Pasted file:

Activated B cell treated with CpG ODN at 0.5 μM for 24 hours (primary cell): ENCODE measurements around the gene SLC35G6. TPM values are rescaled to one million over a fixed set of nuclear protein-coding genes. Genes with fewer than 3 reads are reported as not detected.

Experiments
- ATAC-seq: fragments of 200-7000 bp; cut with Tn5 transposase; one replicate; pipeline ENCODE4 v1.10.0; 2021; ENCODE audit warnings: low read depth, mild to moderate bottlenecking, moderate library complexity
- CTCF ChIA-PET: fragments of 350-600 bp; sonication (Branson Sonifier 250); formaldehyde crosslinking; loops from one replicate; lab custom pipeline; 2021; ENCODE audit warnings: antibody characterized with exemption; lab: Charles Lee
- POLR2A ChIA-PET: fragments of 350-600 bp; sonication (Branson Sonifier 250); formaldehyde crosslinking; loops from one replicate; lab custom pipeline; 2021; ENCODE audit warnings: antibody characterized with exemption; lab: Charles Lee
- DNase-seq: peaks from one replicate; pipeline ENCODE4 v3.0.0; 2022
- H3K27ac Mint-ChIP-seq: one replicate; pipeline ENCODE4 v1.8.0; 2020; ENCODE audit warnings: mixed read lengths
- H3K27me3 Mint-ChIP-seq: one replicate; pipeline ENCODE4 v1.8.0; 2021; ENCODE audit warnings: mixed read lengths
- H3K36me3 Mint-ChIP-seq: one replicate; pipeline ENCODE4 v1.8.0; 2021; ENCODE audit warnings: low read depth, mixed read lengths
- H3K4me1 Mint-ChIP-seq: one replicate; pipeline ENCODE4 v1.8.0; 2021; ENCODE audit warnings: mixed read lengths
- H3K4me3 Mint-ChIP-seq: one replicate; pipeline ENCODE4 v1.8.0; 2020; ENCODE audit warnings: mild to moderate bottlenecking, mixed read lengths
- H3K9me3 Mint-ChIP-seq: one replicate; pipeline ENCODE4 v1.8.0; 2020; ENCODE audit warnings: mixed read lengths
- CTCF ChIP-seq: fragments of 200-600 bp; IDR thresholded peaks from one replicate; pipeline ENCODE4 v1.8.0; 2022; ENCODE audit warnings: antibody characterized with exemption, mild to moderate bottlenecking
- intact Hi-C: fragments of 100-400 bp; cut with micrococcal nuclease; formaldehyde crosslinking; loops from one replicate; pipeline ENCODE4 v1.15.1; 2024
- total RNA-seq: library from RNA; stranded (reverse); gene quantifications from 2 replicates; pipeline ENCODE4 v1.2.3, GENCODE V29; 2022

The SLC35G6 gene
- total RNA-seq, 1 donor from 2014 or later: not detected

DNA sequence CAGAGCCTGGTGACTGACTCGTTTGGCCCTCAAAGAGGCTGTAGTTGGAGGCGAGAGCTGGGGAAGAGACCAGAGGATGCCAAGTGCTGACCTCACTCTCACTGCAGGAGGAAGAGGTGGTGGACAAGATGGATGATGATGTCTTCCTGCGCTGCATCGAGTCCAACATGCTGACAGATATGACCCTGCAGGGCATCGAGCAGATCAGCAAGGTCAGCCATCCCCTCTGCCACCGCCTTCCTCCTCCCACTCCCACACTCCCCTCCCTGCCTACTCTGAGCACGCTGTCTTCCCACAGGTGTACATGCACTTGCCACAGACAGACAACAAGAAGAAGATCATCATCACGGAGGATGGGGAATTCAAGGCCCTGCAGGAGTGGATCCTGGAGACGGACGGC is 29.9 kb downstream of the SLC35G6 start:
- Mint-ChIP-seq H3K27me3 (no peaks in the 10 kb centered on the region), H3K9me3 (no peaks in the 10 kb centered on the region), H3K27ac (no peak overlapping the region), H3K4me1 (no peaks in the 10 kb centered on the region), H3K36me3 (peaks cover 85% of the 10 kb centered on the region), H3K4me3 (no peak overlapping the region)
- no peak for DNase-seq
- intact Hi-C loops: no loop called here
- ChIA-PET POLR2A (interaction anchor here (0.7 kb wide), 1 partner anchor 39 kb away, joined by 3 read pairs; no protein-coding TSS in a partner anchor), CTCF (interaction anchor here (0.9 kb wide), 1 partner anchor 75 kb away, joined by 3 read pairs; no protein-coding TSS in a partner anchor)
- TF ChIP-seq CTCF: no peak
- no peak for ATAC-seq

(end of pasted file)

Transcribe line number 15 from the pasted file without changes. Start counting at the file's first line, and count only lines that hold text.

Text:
- total RNA-seq: library from RNA; stranded (reverse); gene quantifications from 2 replicates; pipeline ENCODE4 v1.2.3, GENCODE V29; 2022